Plan the Perfect Field Trip: 5 Key Steps
Got a genius idea for a field trip? Here’s how to take it from an idea to a memorable experience for your students.
Much like applying for a grant, you need to know where a trip fits into your curriculum to get approval from your school’s principal or administrator. Maybe a visit to Salem, Massachusetts is a good companion to your unit on The Crucible, or an afternoon at a planetarium is the perfect illustration for your lesson on constellations, but take it one step further. What special knowledge can a student get out of visiting these places that couldn’t come from a textbook? What vocabulary or key concepts can be covered? And what activities can you include to make sure real learning is taking place?
Outline those questions for yourself and for your administrators to expedite the approval process and have a great learning experience once on the trip.
Then, explore your destination a little more specifically.
Do your research
Even if you have an idea of what you’d like students to learn, a facility might already have activities in place or special features you and your students can take advantage of. Be sure to do research online to see if there are any upcoming demonstrations or events, as well as to find reservation information, costs (or group discounts!), and policies for the place you’re visiting. You might also consider visiting a location first to scout out ideas for activities, good areas for group learning sessions or even lunch spots and restroom locations.
After getting a yes from the school (which you should obtain before mentioning the trip to students and parents), a typical checklist for each student might include a signed permission slip, student medical information and/or insurance information, emergency contacts, and drop off/pick-up plans (if the trip ends at a different time than the end of the school day). You should also have a backup plan for kids who opt out of the trip. Once you have all the information, prepare copies for your school’s main office, with your contact information and a final attendance list.
At this stage in the process, you may start putting together a plan for transportation, an idea of what expenses will be and a list of chaperones or supervisors you may need.
Prep your students
It’s difficult for young students to get the most out of experiences if they don’t know what to expect or how it fits into what they’re learning. To truly maximize a field trip, it is important to prepare your students for the field trip with all the materials they need (from warm clothing to snacks and water) as well as expectations for what they can expect to see and a means of processing it all.
Prep your students to learn during the experience by:
- Introducing the field trip in terms of curriculum. If you’re studying modern art and visiting the MOMA, outline what students can expect to see by using what they already know. List a few notable artists they might be familiar with, pass out brochures with photos of art they’ve only seen in textbooks or watch a video about the history of the museum to spark students’ curiosity and familiarize them with what they will see on the field trip.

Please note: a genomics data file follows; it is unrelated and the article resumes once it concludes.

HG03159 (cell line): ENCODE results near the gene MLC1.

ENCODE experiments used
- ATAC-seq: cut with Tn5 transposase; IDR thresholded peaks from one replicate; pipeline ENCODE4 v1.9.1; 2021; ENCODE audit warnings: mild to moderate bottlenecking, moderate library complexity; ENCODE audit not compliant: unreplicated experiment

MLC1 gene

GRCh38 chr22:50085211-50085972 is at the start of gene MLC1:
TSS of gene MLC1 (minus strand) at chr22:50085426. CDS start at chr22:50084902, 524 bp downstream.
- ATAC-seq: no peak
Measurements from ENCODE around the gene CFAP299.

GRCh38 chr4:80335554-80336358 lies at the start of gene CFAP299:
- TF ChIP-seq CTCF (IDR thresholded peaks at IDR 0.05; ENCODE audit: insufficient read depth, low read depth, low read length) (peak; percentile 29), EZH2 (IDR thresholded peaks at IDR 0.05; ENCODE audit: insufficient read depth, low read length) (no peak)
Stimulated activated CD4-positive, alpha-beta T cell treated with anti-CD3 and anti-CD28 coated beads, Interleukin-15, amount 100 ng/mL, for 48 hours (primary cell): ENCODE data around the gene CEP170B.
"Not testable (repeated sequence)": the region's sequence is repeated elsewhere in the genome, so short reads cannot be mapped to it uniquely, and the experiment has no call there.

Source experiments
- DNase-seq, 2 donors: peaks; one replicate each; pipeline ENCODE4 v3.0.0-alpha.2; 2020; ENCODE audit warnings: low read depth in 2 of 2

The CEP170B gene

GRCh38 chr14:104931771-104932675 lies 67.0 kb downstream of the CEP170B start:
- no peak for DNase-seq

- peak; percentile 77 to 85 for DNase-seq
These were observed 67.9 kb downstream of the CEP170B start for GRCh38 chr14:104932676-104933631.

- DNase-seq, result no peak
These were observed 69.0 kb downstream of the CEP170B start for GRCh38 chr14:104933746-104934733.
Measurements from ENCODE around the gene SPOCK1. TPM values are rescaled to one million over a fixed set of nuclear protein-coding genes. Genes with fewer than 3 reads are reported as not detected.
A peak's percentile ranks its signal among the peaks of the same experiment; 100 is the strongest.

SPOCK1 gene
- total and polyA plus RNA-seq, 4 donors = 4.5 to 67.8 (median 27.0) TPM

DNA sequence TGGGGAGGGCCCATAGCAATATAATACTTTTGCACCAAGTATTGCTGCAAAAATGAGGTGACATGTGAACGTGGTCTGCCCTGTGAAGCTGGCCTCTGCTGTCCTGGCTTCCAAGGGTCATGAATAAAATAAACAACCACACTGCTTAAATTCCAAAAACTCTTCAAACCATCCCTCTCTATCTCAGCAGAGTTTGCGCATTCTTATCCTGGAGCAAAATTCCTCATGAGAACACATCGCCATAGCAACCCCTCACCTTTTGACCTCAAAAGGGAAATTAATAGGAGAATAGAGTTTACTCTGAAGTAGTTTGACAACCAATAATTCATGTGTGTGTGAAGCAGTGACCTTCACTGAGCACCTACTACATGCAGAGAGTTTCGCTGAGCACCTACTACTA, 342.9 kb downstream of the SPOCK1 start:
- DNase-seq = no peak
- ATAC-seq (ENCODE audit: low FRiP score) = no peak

- Setting a plan for learning. A scavenger hunt, essay questions or list of activities to complete can help ensure that students fully engage with what they’re seeing and experiencing. A trip to a botanical garden, for example, might call for an up-close description of a plant from each of the listed species students have studied.
- Giving to-pack lists. Students should know in advance how much money they’ll need, if they should have snacks or a packed lunch, whether to bring a camera or notebook, and/or whether special clothing is required. They should also know about expectations for their behavior. For example, staying with a buddy, not touching anything in a museum, spending certain amounts of time in certain areas, etc.
Plan a post-trip lesson
Once your students have visited a new place, collected notes or materials, and hopefully had fun, have a discussion while it’s all still fresh. What’s the significance of what they saw in the context of what they’re learning in the classroom? Did their points of view change after seeing things in real life? Consider having kids rate the trip as well to advise future planning.
And finally, pat yourself on the back for giving your students an adventure they’ll remember. Organizing a field trip is a process with a lot of steps, but the learning opportunities and fun are well worth the effort.
Additional Resources for Planning the Perfect Field Trip
- The Albany Institute has many great prep tips for a museum visit — from reproductions you can pass out to your students to tips on reading museum labels.
- The Smithsonian National Zoological Park provides helpful tips to plan a field trip to the zoo.
- TeacherVision has printable checklists for all your travel planning needs. The site also provides post-trip evaluation forms and activity suggestions for different types of locations.
- And finally, can’t swing a travel budget? Eduscapes can help you facilitate a “virtual’ field trip to destinations like the Roman Open Air Museum, the Met, and Colonial Williamsburg.